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3 Types of Editors & Why You Need Them

October 16, 2019

 

Building a team to support your book is almost as important as you writing the book. It is a way of honoring your words. Your editor is more than just someone who checks your work. You’re looking for someone who can pick up an edit, ask the right questions, and understand the work you do. An editor is a valued member of your book project team.

 

Do I need a professional editor?
Often, I’m asked if an editor is needed. Let me tell you a little story. I was a judge for the Writer’s Digest Self-Publishing Book Awards for six years and saw hundreds of self-published books. I was tasked with reading and evaluating each one. What I saw was a horror of grammatical and spelling errors and significant sentence structure problems that made the content almost unreadable. Font choices made the book very difficult to read. A lack of research into the target market and covers that were hand-drawn (and not by a professional illustrator), and other issues are things a professional editor catches.

 

Spending money on an editor is a smart investment in support of your book. If you can’t find an editor, beta readers, a friend who’s a freelance writer, a retired English teacher, or a University student is better than nothing. You wouldn’t get the same depth of experience and editorial knowledge as you would with a professional editor.

 

A friend, student, or your child’s English teacher may be great at grammar and spelling, but professional editors spend every day dealing with the intricacies of publishing. They also help develop editorial style and usage trends, conventions, and trends within genres, e-publishing processes, standards, book marketing, typographical issues, and more. Someone who’s not a professional editor won’t even be aware of what they don’t know.

There are many places that you can cut costs and save money in the self-publishing process, and editing isn’t one of them. If you have a limited budget, save some of it for professional editing services.

 

3 Different Types of Editors
In general, editors evaluate and help you understand what type of editing your manuscript needs and why. A professional editor will ask you to fill out an assessment, take a brief look at your manuscript and outline, and edit a sample of a few hundred words or 3 to 4 paragraphs. You have several options of editors, depending on what your work might need. Many professional editors do several of these tasks combined into one package.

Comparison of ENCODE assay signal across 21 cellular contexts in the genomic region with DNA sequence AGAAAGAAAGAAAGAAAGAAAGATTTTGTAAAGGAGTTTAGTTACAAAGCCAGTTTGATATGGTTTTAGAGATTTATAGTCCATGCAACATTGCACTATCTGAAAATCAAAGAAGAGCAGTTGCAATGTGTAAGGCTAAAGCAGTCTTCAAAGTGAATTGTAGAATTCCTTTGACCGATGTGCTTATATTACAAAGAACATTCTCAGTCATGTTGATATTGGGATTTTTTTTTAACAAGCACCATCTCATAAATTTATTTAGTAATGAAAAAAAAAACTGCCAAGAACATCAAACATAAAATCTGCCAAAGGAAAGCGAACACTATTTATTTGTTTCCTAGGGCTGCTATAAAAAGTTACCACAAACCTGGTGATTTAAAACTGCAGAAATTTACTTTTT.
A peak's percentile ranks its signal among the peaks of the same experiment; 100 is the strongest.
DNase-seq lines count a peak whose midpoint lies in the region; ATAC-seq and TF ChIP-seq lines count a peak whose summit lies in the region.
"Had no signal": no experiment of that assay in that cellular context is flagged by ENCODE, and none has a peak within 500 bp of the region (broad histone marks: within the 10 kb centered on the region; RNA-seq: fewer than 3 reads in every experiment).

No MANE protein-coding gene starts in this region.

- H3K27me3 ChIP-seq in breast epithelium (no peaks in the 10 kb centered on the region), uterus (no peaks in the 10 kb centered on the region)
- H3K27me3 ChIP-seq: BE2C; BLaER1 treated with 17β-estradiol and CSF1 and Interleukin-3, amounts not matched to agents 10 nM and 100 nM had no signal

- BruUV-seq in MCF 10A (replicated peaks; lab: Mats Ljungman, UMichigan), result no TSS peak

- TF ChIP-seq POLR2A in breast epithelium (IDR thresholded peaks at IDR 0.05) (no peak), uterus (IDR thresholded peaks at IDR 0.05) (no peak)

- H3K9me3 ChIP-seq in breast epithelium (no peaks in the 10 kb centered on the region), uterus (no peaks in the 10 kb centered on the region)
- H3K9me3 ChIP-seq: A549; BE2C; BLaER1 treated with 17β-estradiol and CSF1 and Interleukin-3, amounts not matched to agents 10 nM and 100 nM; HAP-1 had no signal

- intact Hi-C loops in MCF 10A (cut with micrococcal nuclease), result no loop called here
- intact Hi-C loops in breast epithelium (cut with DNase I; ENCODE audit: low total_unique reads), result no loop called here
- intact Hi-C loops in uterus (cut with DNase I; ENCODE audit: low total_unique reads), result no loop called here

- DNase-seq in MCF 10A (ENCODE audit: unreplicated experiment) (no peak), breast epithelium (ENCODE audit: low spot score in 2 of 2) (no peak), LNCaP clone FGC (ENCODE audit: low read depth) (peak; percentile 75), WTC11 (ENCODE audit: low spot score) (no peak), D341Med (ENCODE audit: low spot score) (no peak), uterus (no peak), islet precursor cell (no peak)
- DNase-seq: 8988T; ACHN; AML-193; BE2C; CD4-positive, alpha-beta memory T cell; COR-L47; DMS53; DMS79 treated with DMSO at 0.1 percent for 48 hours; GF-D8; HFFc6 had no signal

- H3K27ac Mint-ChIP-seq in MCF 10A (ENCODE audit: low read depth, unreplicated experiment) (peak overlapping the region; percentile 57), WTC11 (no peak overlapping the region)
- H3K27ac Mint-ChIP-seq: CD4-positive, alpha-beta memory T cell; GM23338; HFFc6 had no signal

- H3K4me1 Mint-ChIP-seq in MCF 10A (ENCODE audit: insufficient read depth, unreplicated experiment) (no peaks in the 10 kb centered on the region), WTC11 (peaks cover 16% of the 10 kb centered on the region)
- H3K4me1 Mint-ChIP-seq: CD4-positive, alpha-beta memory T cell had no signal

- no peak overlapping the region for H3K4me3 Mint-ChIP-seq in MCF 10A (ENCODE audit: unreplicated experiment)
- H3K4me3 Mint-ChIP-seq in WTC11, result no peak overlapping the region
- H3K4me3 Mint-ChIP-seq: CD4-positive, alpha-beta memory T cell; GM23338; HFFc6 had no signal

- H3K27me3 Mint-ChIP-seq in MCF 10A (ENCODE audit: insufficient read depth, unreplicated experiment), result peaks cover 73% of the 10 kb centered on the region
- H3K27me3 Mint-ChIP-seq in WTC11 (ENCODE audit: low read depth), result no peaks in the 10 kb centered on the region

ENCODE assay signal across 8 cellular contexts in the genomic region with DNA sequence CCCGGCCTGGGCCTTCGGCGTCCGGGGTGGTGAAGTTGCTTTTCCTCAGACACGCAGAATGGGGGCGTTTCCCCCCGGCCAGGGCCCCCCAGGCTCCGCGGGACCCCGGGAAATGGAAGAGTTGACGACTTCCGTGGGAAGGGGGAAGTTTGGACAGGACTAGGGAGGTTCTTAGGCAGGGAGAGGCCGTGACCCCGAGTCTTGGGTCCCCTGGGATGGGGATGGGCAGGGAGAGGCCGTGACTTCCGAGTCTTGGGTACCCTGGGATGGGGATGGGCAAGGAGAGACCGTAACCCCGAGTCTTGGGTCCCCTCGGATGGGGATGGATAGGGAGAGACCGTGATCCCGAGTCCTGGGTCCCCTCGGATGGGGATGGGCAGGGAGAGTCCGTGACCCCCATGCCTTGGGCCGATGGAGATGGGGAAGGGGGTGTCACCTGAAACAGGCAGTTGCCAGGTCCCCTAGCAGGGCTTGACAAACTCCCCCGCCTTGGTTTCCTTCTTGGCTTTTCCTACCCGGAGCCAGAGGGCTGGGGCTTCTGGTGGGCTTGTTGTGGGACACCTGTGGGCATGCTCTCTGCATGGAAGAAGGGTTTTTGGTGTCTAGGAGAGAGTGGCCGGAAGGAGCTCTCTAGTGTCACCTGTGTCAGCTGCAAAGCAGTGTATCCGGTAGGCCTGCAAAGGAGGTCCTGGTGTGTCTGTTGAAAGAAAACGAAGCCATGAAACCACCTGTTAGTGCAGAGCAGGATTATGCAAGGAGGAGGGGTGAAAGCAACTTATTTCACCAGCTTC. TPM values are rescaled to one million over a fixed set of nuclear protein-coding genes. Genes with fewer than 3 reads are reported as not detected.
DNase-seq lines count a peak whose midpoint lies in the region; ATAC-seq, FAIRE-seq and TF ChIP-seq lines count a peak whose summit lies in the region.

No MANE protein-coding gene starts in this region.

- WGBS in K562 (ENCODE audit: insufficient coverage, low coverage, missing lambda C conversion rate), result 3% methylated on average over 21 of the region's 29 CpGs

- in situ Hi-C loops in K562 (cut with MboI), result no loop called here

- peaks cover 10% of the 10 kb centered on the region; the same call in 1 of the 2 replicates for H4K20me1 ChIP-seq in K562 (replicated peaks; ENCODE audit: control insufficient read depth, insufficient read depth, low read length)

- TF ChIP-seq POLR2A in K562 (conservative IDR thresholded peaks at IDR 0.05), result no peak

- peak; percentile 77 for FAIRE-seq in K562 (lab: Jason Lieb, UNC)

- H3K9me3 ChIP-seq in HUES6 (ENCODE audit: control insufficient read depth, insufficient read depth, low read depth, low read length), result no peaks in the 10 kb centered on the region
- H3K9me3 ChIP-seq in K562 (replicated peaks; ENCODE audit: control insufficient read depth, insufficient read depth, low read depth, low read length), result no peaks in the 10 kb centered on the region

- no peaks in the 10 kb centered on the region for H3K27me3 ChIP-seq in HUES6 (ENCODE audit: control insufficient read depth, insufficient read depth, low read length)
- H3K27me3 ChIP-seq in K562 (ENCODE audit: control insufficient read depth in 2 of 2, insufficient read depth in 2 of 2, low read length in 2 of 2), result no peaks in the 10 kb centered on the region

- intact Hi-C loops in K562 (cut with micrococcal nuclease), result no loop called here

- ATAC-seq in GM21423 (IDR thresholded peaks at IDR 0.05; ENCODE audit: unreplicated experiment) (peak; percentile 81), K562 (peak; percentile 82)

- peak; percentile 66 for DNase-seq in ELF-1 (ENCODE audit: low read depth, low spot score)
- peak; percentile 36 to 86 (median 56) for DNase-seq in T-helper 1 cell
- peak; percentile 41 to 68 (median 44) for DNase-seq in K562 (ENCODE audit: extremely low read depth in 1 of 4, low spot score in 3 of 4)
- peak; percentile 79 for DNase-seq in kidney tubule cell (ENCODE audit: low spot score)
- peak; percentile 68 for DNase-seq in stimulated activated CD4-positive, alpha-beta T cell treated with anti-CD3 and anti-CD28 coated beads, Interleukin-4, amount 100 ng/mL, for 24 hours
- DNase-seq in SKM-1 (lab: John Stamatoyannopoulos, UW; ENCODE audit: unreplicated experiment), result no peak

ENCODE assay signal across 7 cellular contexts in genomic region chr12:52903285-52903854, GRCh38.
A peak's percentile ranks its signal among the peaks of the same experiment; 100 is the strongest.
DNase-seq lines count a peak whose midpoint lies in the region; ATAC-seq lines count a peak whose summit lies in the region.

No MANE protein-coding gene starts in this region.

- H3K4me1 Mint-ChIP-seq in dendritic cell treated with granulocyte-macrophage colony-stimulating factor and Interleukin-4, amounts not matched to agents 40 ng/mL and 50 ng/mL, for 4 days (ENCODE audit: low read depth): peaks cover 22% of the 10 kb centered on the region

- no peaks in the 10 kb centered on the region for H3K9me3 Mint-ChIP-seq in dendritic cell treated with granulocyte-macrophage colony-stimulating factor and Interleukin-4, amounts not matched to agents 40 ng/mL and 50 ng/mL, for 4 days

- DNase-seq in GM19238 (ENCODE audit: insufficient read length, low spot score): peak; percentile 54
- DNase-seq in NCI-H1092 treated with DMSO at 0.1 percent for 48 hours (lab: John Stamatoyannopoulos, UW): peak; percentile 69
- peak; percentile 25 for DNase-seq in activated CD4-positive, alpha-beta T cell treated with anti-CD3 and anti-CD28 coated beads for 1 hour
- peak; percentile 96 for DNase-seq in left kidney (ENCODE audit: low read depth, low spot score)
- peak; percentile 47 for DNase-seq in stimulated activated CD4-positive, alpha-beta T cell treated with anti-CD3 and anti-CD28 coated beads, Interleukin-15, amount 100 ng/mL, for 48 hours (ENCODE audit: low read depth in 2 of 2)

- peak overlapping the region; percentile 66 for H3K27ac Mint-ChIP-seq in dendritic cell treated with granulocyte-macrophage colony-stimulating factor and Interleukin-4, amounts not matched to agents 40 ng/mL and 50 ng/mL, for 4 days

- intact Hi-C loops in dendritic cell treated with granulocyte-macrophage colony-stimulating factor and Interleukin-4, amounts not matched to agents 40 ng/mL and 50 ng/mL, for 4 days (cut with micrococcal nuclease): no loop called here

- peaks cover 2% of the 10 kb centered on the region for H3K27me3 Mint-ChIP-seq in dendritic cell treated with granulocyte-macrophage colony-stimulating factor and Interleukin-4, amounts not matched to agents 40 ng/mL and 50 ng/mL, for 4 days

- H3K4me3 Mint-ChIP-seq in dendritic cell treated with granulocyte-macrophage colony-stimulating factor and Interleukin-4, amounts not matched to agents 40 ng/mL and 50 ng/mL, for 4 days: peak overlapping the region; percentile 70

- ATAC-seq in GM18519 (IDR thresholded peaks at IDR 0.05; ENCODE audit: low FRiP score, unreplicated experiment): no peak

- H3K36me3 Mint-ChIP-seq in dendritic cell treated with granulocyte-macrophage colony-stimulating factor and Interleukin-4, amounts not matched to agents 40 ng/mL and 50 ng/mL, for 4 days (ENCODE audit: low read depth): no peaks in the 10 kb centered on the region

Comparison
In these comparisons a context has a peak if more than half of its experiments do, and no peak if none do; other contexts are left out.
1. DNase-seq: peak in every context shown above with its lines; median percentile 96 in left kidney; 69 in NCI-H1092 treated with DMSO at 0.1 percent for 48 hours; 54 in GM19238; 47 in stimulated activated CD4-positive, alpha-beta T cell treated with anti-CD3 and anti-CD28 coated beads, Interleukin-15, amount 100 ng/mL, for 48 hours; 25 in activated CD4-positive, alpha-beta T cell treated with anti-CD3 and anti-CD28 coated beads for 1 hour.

Content Editor / Development Editor
This type of editor analyzes your manuscript, so it is engaging, has good structure and flow, and makes recommendations and suggestions that make your manuscript stronger. Content editors also help keep the voice consistent throughout.

 

Copyeditor
A copyeditor makes your writing clean and correct and checks for the consistency of facts, style, flow, clarity, engagement, and delivery. The process looks at your grammar, spelling, punctuation, sentence structure, and usage. 

 

Copyediting ensures that your writing is correct. Proofreading ensures that it’s polished and is designed to strengthen your writing and raise the bar on your delivery. 

 

Proofreader
Traditionally, proofreading is a comparison of the final layout or proof of your book against the manuscript itself; most people today think of proofreading as “the last check.” If you do nothing else, please have a final review before you hit the “publish” button, whether you’re creating digital downloads, Ebooks, and print books.

 

Editing on a Budget
Editing averages $25/hr to $60/hr. The more experienced the editor, the more expensive it will be and the better quality work you’ll receive. Many editors have packages with a flat fee for their services. If you need more affordable content editing, you may want to pay for a manuscript assessment or evaluation. Manuscript assessments are critiques. They’re less time-consuming and less expensive than content editing because the editor doesn’t work directly on your manuscript. Instead, you’ll receive a thorough editorial report outlining the strengths and weaknesses of your book. A manuscript assessment is an excellent alternative if you don’t have the budget for a full content edit.

 

Again, there are many ways to save money in the self-publishing process, but I highly recommend that you find the money for a professional editor, at the very least, a proofreader.


Why type of editing do I need?
Don’t worry too much about what an editor calls their services. Look at the changes your editor proposes and the processes they’ll undertake on behalf of your book and you. 

 

Some editors will do all of the editing on your book, from content editing to proofreading. Others do only copy editing and nothing else. So how are you to know what editorial services you need?

 

Where are your strengths? Have you been writing for a long time, other people have read your work? You should be fine with a copy editor or a proofreader. Do you need help bringing your different projects (like blog posts) together into one cohesive book, you’ll want to work with a content editor. 

 

Many authors don’t like the idea of spending money on a book that they believe won’t earn back what they spent producing it. If you don’t have the money for a content editor or proofreader, consider something smaller: a Mini Edit or a manuscript assessment. The right editor will suggest multiple ways of getting across the finish line with a professional-caliber book that you can be proud to show to clients and customers.

 

 

Need help with your manuscript, accountability, or an assessment?  You'll find my services in book witching and self-publishing here.

 

 

 

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